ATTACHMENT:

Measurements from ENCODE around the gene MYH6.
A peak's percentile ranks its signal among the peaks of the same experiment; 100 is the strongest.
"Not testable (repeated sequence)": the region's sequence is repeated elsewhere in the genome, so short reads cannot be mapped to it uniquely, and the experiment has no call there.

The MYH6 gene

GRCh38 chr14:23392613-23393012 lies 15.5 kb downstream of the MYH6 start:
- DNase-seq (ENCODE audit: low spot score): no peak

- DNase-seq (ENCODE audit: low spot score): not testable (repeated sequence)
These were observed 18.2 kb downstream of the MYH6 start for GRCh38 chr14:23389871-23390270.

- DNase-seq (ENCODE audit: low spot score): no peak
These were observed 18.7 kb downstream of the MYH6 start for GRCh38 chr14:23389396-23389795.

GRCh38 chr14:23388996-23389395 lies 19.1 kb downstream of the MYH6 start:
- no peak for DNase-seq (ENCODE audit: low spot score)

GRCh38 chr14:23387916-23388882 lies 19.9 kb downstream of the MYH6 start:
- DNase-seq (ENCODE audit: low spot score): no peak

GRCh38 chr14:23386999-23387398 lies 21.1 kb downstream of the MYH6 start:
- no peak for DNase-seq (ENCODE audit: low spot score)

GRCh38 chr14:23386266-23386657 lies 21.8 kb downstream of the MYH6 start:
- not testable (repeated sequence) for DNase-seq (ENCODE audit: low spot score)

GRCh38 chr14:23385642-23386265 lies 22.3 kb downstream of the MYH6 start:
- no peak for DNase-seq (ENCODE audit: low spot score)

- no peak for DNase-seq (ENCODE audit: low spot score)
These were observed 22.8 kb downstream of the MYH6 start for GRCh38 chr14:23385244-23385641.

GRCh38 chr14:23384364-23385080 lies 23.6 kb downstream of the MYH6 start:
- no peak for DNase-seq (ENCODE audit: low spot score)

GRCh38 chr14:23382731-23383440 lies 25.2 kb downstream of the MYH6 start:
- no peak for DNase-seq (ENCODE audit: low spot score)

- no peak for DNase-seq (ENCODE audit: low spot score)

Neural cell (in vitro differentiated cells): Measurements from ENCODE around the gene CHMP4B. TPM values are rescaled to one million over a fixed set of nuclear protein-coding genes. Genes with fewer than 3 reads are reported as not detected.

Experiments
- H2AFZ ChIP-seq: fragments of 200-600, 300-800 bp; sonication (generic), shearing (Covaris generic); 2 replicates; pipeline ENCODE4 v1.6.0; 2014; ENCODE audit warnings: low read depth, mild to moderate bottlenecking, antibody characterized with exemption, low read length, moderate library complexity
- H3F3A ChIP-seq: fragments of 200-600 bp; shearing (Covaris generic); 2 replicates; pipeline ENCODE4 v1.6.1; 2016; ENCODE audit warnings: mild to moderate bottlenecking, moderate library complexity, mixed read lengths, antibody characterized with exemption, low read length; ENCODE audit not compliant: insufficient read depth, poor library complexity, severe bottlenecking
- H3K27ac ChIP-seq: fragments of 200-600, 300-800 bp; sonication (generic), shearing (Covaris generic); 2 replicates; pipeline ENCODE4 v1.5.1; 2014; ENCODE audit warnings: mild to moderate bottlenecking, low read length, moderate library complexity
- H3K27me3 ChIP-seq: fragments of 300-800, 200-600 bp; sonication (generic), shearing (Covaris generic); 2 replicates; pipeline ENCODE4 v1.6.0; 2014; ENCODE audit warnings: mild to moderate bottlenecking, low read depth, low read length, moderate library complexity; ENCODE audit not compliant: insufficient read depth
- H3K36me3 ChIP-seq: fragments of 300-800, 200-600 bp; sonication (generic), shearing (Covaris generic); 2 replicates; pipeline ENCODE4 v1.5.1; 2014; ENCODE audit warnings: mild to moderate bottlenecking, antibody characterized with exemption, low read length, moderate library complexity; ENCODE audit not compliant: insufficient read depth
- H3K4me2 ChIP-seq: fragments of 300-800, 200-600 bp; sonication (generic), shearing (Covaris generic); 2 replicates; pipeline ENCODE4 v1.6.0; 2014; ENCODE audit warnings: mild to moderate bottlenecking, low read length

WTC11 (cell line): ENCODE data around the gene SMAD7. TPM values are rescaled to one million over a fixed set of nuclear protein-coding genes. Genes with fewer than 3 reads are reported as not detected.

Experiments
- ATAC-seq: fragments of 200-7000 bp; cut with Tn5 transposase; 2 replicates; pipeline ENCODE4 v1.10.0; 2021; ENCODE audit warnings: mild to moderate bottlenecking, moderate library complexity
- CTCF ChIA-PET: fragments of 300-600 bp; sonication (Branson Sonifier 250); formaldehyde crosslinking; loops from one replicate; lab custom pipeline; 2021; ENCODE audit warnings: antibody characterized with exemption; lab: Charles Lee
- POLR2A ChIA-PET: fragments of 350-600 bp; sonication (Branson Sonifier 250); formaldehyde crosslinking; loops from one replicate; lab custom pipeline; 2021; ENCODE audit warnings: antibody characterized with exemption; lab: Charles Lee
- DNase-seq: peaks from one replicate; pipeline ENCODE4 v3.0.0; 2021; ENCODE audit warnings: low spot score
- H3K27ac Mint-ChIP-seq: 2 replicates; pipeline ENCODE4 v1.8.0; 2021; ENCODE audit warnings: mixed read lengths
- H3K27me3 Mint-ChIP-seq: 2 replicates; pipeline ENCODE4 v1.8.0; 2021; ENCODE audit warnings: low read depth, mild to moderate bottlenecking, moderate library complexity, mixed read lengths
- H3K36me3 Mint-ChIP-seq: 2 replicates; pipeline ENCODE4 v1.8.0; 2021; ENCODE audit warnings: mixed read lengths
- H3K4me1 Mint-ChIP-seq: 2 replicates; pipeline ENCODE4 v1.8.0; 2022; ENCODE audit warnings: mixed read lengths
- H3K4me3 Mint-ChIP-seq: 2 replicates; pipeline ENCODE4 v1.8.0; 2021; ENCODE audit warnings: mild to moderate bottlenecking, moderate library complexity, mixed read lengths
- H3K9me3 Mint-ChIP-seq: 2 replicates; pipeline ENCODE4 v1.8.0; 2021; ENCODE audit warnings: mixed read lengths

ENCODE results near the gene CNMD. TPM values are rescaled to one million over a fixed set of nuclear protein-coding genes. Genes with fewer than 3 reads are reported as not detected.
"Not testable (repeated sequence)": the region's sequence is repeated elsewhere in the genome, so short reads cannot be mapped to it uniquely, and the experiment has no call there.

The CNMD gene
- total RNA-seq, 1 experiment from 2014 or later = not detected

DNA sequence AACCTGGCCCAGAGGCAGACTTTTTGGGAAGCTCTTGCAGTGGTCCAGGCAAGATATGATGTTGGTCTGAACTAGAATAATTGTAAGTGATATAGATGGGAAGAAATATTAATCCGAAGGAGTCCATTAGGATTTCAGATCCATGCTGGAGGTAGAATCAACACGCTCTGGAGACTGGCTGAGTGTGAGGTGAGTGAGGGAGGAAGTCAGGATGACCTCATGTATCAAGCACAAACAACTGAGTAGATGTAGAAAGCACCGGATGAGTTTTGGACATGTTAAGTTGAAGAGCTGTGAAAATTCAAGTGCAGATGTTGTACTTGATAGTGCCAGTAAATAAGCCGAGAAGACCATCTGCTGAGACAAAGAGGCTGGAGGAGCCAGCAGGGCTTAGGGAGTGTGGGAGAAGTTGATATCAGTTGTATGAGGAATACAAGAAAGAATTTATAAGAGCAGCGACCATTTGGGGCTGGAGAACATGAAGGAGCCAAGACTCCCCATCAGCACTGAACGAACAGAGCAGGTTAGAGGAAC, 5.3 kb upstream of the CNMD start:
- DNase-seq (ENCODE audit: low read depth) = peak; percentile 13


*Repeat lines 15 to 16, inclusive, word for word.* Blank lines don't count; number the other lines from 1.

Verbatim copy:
GRCh38 chr14:23386999-23387398 lies 21.1 kb downstream of the MYH6 start:
- no peak for DNase-seq (ENCODE audit: low spot score)